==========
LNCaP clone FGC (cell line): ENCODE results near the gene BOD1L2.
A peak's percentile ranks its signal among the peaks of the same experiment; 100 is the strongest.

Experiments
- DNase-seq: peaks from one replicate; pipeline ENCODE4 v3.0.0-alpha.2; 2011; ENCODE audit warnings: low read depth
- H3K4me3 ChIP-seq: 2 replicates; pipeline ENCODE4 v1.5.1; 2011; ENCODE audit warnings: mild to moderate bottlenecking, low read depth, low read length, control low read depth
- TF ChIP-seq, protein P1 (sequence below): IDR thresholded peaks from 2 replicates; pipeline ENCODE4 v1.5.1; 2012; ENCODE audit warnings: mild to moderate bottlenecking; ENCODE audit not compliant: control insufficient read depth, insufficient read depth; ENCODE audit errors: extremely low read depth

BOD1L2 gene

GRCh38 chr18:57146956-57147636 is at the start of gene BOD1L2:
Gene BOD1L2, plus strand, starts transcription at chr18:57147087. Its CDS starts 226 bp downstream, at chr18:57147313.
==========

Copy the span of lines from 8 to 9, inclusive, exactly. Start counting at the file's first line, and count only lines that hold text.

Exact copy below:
GRCh38 chr18:57146956-57147636 is at the start of gene BOD1L2:
Gene BOD1L2, plus strand, starts transcription at chr18:57147087. Its CDS starts 226 bp downstream, at chr18:57147313.